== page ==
PH: When I was playing the beta I noticed the large number of customization options available for your player, team, and arena. How far are you taking the customizations this year?
SR: We’re really proud of the depth of customization in the game this year. We’re going very deep and spending a lot of effort to really flesh out the customizations and leverage them throughout multiple modes. In “Be a Pro” mode you can customize your character with more hair textures, more faces for you to choose from. In EA Sports Hockey League you can build out what your team will look like, pick your logo, colour your logo, pick your uniform template, and much more. With the Arena customization you can graduate from a small community rink, to a larger-sized rink, to a CHL rink, to an NHL rink, and in there customize everything from centre ice lines, to the seat colours, to the jumbotron, to special effects, the LED lights, your entrance music, and so much more.
PH: You mentioned Be a Pro, which is one of my favourite modes, what are you doing this year to capture memorable moments like your first hockey game, first goal, and so on?
SR: This year we really wanted to focus on those moments in your hockey career. Things like stepping onto the ice for your first professional game, scoring your first goal in the NHL, flipping the puck to the trainer to have him put tape on it to mark down the date, scoring your first hat trick—all these moments will be supported by audio, commentary, and overlays, to frame those key moments in your hockey career. The second thing we’re doing is focusing on the Coach Feedback system, specifically adding more fidelity. So for example, while you’re on the ice he’ll show you the right time and buttons to execute the moves he’s asking for. Then when you get back to the bench you’ll get even more feedback.
PH: There are a few new modes coming this year, and one I’m personally excited to know more about is Draft Champions. Could you explain how it will work?
SR: FIFA and Madden both put in Draft Champions last year, and the way it’s going to work for NHL is pretty much like Madden. You’re going to start by selecting a “theme”, and the theme will determine the pool of players that become available in the draft. As an example, you can pick a World Cup theme and only have players available from the World Cup of Hockey. You’re going to start off with a full roster of average-rated players, and over the course of 12 rounds, you’re going to be able to upgrade 12 players on your existing roster. That’s where the World Cup of Hockey players will be serviced to you, and you chose from the four players who are brought up. Because you’re only upgrading 12 players on your team, it’s really about managing your strengths and your weaknesses. Do you want a more offensive team, a more defensive team, or have a balanced team across your first two lines but know that your third and fourth lines are a bit weaker and have to manage that. With your team you’ll play a series of four games and the further you get in those four games the more rewards you’re going to earn in Hockey Ultimate Team (HUT). Draft Champions in a lot of ways is an introduction to HUT, getting you used to seeing players on a card-type interface with their ratings, and letting you redeem rewards to start your HUT career.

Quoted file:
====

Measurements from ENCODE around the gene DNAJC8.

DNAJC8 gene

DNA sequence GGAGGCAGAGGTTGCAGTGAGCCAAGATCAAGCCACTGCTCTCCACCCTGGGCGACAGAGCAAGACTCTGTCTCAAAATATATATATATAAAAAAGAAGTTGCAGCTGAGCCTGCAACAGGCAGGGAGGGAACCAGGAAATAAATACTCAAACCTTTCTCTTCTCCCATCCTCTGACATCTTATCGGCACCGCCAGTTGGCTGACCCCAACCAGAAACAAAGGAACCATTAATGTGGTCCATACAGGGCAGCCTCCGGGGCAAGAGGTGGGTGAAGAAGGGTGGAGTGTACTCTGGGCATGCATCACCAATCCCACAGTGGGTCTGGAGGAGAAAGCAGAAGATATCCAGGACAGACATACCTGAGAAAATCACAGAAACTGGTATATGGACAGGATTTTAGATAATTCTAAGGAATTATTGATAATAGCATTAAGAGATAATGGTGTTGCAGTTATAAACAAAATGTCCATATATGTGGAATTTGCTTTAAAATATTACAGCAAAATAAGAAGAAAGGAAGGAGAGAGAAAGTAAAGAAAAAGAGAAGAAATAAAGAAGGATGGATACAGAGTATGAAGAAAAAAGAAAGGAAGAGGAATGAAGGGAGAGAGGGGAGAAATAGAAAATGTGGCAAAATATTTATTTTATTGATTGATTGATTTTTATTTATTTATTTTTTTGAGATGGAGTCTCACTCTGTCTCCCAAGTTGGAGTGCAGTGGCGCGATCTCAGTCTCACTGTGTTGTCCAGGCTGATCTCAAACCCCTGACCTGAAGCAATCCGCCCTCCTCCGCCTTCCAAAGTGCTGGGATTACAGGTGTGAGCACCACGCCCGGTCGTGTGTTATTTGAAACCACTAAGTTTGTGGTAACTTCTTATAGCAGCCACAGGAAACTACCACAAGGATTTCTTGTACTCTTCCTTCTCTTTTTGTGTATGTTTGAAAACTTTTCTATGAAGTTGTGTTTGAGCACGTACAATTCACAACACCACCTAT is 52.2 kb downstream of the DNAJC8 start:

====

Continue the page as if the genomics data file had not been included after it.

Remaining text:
PH: Be a GM is back but it’s got a new name (Franchise Mode). Renaming the mode seems to be implying there will be significant changes this time around, what can fans expect?